2
\$\begingroup\$

I am currently developing a web app and am using Spring as a Backend. I have some user data that is provided by one of our services and I need to display it in my frontend.

The subject of the code review is the part, where I process the data in my backend to create a simpler data type that I can directly use in the frontend. This avoids that I have to mess with the incoming data in my frontend app and can directly take the data I want to display from this data type.

This is my parser I wrote for this task. I tried some stuff that was relatively unknown to me before e.g. this return switch thingy. Any feedback is greatly appreciated!


@Service
public class UserDataParser {
    public ProfilePreviewData toProfilePreviewData(ExtendedUserData user) {
        ProfilePreviewData profilePreviewData = new ProfilePreviewData();
        profilePreviewData.setAccountId(user.getId());
        profilePreviewData.setAccountName(user.getName());
        profilePreviewData.setAccounts(getAccountPreviewData(user));
        return profilePreviewData;
    }

    private List<AccountPreviewData> getAccountPreviewData(ExtendedUserData user) {
        List<AccountPreviewData> accountsPreviewData = new ArrayList<>();
        for (AccountData account : user.getAccounts()) {
            if (!account.getPublish()) continue;
            accountsPreviewData.add(getMinecraftAccountPreviewData(account));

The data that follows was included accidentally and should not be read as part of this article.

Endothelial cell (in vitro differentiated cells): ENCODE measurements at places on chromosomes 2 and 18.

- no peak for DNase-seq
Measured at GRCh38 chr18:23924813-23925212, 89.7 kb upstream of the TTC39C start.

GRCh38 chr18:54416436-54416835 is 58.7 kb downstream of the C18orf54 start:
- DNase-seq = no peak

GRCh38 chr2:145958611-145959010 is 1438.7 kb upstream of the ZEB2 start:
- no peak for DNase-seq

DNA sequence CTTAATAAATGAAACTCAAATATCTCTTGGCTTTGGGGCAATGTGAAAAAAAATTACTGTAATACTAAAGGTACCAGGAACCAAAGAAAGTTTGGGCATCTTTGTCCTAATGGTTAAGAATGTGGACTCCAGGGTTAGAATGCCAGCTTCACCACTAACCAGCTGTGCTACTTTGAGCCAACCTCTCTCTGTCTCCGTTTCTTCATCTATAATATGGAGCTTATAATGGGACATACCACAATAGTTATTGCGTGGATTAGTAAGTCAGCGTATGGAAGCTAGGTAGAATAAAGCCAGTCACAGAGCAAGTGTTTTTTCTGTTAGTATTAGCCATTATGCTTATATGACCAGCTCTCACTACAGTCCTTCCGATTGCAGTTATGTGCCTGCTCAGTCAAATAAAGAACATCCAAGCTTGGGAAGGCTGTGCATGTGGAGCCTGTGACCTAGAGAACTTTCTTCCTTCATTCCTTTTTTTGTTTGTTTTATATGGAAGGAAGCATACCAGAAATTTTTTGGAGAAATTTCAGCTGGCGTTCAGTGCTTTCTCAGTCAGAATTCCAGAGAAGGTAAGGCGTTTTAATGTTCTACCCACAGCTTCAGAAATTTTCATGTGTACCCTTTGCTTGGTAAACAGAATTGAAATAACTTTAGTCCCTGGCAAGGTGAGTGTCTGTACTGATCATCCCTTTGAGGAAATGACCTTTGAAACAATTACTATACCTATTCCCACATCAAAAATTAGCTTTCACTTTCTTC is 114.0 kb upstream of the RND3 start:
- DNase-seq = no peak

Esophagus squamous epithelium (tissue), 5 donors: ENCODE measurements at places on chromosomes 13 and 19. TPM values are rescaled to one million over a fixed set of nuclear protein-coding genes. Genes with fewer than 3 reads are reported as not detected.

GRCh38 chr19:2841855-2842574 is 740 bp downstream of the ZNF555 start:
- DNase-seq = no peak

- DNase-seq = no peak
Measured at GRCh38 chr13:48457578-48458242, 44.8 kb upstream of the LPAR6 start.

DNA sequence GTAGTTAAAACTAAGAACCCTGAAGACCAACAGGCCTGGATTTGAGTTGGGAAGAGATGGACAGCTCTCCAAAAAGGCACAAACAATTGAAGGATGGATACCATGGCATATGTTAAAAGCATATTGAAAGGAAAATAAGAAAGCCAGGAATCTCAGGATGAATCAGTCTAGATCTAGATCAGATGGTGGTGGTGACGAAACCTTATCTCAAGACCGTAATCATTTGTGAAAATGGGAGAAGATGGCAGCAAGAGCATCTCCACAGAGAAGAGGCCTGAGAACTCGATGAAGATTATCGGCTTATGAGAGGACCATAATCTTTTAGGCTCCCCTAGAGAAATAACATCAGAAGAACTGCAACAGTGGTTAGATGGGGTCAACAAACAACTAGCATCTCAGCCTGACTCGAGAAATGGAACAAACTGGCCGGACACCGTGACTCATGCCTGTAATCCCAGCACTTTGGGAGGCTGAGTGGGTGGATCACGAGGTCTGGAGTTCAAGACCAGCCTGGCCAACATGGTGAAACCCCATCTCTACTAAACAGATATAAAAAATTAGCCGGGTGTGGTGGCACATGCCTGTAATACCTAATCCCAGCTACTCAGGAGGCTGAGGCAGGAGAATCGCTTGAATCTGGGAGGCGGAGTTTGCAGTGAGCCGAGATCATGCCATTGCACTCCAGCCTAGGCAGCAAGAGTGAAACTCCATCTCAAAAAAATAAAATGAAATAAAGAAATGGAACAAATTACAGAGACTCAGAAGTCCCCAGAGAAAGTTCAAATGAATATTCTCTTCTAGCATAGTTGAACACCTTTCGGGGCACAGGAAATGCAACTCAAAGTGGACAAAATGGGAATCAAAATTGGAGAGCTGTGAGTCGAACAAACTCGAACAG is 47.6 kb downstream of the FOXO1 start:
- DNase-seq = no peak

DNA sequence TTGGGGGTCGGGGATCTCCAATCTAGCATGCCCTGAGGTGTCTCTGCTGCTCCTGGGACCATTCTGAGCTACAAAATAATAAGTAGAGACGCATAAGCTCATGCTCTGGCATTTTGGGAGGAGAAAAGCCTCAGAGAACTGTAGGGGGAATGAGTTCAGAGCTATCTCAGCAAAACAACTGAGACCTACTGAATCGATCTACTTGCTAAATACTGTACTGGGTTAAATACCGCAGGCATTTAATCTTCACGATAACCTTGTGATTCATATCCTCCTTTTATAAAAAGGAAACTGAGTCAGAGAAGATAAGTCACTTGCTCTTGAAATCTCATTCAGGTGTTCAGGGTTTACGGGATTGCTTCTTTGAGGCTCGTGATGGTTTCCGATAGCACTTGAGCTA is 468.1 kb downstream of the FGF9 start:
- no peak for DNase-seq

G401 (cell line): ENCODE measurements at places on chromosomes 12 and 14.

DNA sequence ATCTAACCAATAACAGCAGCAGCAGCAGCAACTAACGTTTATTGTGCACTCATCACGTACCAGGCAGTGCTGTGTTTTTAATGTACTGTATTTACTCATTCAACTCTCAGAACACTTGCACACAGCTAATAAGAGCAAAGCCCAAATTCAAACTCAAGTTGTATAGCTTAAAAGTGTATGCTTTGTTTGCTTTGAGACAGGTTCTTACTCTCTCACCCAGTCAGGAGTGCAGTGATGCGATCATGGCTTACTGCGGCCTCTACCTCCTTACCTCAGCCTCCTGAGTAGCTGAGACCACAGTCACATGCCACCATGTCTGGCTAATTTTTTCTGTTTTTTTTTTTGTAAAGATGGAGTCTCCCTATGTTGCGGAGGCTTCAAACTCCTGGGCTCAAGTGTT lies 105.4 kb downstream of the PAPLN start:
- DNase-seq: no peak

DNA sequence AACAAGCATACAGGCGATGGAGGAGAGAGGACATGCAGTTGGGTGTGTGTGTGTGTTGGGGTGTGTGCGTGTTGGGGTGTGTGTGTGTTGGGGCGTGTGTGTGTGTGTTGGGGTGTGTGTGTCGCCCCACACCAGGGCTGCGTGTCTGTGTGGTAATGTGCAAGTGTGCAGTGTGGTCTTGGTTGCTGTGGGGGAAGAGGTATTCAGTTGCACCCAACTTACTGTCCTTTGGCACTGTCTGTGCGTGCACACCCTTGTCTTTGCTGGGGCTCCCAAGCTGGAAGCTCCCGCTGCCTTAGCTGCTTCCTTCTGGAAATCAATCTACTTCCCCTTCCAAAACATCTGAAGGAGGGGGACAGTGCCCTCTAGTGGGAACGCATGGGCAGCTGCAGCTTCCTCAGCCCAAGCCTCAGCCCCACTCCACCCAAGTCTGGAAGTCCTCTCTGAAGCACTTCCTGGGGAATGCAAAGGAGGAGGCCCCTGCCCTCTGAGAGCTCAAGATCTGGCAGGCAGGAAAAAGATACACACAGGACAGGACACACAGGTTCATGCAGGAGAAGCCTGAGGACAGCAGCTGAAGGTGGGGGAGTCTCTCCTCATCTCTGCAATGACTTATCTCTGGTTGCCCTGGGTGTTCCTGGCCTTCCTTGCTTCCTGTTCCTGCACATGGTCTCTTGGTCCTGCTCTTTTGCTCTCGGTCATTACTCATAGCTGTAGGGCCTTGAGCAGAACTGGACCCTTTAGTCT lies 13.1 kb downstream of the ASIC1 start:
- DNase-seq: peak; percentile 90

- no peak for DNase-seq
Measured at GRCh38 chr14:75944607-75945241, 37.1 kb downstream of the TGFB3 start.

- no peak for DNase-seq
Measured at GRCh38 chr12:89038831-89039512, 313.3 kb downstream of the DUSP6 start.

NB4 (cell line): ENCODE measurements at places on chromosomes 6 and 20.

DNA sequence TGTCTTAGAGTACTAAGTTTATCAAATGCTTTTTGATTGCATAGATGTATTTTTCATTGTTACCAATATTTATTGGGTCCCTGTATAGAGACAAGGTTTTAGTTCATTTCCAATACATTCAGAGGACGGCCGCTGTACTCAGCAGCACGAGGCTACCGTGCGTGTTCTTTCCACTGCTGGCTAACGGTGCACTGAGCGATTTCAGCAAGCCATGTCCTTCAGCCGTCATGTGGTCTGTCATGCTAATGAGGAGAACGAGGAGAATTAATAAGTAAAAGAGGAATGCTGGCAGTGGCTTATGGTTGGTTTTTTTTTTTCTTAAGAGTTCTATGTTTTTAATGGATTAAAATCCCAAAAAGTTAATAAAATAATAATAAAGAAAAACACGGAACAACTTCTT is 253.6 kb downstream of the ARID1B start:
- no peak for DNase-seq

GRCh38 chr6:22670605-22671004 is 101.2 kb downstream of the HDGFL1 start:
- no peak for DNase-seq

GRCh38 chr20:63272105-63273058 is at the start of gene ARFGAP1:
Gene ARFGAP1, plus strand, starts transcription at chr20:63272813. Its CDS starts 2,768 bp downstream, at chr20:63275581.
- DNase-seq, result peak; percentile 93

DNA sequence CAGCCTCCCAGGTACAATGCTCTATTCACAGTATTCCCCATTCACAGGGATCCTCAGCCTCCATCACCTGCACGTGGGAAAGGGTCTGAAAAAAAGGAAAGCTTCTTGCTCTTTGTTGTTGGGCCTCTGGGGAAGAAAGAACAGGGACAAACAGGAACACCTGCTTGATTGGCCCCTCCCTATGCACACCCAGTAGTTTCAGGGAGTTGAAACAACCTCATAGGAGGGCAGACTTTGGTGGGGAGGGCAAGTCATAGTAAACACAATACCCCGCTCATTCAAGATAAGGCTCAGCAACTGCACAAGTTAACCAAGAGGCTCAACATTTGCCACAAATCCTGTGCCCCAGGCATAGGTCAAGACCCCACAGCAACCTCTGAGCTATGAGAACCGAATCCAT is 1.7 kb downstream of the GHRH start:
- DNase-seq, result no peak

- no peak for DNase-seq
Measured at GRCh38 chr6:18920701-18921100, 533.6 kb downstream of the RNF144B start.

}

        for (ExternalAccountData externalAccount : user.getExternalAccounts()) {
            if (!externalAccount.getPublish()) continue;
            accountsPreviewData.add(getExternalAccountPreviewData(externalAccount));
        }

        return accountsPreviewData;
    }

    private AccountPreviewData getMinecraftAccountPreviewData(AccountData account) {
        AccountPreviewData accountPreviewData = new AccountPreviewData();
        accountPreviewData.setAccountType(AccountType.MINECRAFT);
        accountPreviewData.setDisplayName(account.getName());
        accountPreviewData.setUniqueIdentifier(account.getUuid().toString());
        return accountPreviewData;
    }

    private AccountPreviewData getExternalAccountPreviewData(ExternalAccountData accountData) {
        AccountPreviewData accountPreviewData = new AccountPreviewData();

        AccountType type = getTypeOfExternalAccount(accountData.getTypeName());
        accountPreviewData.setAccountType(type);

        accountPreviewData.setDisplayName(accountData.getAccountId());
        accountPreviewData.setUniqueIdentifier(accountData.getName());
        return accountPreviewData;
    }

    private AccountType getTypeOfExternalAccount(String typeName) {
        return switch (typeName) {
            case "Discord" -> AccountType.DISCORD;
            case "TeamSpeak" -> AccountType.TEAMSPEAK;
            default -> AccountType.UNKNOWN;
        };
    }


}

```
\$\endgroup\$

1 Answer 1

2
\$\begingroup\$

Naming

The class name is a bit abstract. I prefer naming services based on the concrete things they provide instead of what they consume. You of course follow the naming conventions of your organization, but to me a Parser converts transportation data format, such as an XML or JSON document, to a Java object. I prefer to use Mapper suffix for classes that convert between different type of Java objects and I use the result object type as the mapper name. So my choice for naming this class would be ProfilePreviewDataMapper.